Field guides are a primary source of information for wildlife identification. Choosing the right guide and becoming familiar with it is key to enhancing your experience.
1. Online ResourcesIf you have a smartphone, you’re already carrying an untold number of free guides into the field. Online resources like the Cornell Lab of Ornithology’s All About Birds, and Macroinvertebrates.org often have more information than can be printed on the pages of a physical guide and may include multimedia content like sounds and videos that simply can’t be printed.
2. Print Guides
3. Nature Apps
Sharing the details of your nature sighting can be exciting and memorable. Documenting the specific what, when, and where details can help you remember your wild encounters, help fellow naturalists plan their next adventure, and help our biologists track the status of wildlife across the state.
4. Local Nature and Conservation Organizations
If you prefer to explore in the company of others, consider joining or attending a meeting of a local nature organization like the Audubon Society or Pennsylvania Ornithological Society. These organizations often have member field trips that would give you a chance to explore Pennsylvania and support conservation at the same time. PGC’s Middle Creek Wildlife Management Area and all of DCNR’s State Parks host bird and wildlife walks all throughout the year. Reach out to your local organizations and get to exploring!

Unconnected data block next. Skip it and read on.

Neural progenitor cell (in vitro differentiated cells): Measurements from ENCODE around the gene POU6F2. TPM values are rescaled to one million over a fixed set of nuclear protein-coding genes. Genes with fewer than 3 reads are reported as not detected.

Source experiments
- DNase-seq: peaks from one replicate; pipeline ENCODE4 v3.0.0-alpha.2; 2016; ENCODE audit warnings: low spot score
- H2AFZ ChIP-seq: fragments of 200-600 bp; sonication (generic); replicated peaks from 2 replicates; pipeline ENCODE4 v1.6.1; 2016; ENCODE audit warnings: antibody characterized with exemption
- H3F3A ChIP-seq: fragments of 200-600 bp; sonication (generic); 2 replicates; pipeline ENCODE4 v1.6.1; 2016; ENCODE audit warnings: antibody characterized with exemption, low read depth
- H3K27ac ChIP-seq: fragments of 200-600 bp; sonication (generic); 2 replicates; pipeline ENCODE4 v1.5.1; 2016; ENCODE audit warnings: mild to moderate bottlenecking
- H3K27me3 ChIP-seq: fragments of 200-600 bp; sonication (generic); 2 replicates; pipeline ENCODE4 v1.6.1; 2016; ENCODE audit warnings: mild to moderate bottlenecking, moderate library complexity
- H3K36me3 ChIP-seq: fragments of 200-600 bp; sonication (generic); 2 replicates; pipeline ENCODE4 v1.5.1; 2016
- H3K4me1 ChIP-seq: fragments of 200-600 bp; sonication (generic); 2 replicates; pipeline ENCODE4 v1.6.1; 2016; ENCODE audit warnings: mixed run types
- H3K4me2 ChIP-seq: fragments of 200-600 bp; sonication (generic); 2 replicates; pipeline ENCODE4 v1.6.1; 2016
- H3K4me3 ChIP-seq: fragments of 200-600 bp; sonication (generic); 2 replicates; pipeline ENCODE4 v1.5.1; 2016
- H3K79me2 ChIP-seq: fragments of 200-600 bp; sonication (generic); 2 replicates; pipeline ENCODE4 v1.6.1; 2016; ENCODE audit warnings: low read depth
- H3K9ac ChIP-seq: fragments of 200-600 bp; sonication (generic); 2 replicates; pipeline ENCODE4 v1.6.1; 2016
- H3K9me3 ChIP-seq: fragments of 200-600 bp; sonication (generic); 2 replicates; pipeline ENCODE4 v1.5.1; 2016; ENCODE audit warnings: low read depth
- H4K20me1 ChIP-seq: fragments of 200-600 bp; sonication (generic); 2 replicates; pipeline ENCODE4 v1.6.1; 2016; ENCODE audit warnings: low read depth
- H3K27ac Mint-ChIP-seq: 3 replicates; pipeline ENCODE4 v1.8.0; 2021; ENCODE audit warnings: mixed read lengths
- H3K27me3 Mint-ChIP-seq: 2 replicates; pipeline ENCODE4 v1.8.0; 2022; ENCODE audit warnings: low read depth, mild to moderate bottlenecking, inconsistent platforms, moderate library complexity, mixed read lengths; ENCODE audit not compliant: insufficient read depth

A good pair of binoculars is essential when it comes to wildlife viewing. You will be able to detect finer details, see colors pop out of shadows, and improve your chance of identifying what you’ve seen. There is a wide variety of models, brands, and specifications, ranging from $50-$5,000 out there, so be sure to read reviews, test out different kinds, and make sure you find a pair that works best for you. If you’re into wildlife photography, your camera and various lenses will be your best friend. Much like binoculars, different size camera lenses allow you to zoom in close to wildlife, while still maintaining safe distances. A spotting scope and tripod will also extend your viewing range considerably. Scopes typically magnify an image from 20 to 60x and can have fixed or zoom magnification lenses. The tripod helps to stabilize your view and really hone in on your species of interest.
Interested in creating wildlife habitat at your own home? Visit our Habitat Management page for resources for landowners, for home owners, and information on creating or improving habitats for wildlife.
Interested in a full list of Pennsylvania birds, along with their scientific name, abundance, and seasonal status? Head to this page by the Pennsylvania Society of Ornithology to download the list via an Excel file.